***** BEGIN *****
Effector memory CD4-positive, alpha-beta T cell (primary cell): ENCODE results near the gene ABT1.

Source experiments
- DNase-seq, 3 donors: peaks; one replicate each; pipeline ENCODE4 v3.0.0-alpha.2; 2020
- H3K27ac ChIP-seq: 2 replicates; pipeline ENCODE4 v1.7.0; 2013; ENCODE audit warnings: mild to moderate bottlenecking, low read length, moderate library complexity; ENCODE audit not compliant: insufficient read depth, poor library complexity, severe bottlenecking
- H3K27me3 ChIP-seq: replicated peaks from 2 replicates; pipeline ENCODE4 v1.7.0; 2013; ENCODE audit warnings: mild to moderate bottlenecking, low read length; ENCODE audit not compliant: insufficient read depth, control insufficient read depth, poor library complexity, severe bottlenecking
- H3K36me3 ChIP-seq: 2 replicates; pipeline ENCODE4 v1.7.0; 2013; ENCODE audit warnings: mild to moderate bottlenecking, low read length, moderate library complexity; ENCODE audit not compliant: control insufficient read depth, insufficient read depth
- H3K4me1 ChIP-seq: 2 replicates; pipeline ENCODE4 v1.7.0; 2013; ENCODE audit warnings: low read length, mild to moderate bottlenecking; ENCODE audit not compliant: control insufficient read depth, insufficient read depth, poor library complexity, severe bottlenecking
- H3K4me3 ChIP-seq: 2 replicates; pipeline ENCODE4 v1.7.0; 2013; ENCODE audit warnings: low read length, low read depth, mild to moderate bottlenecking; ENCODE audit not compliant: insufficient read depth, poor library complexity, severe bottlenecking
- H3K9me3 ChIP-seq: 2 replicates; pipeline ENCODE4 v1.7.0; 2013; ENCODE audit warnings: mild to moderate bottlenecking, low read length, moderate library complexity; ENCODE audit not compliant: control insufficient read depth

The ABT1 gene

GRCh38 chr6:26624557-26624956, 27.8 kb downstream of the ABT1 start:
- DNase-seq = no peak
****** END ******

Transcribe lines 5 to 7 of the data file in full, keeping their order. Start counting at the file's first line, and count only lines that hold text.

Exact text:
- H3K27me3 ChIP-seq: replicated peaks from 2 replicates; pipeline ENCODE4 v1.7.0; 2013; ENCODE audit warnings: mild to moderate bottlenecking, low read length; ENCODE audit not compliant: insufficient read depth, control insufficient read depth, poor library complexity, severe bottlenecking
- H3K36me3 ChIP-seq: 2 replicates; pipeline ENCODE4 v1.7.0; 2013; ENCODE audit warnings: mild to moderate bottlenecking, low read length, moderate library complexity; ENCODE audit not compliant: control insufficient read depth, insufficient read depth
- H3K4me1 ChIP-seq: 2 replicates; pipeline ENCODE4 v1.7.0; 2013; ENCODE audit warnings: low read length, mild to moderate bottlenecking; ENCODE audit not compliant: control insufficient read depth, insufficient read depth, poor library complexity, severe bottlenecking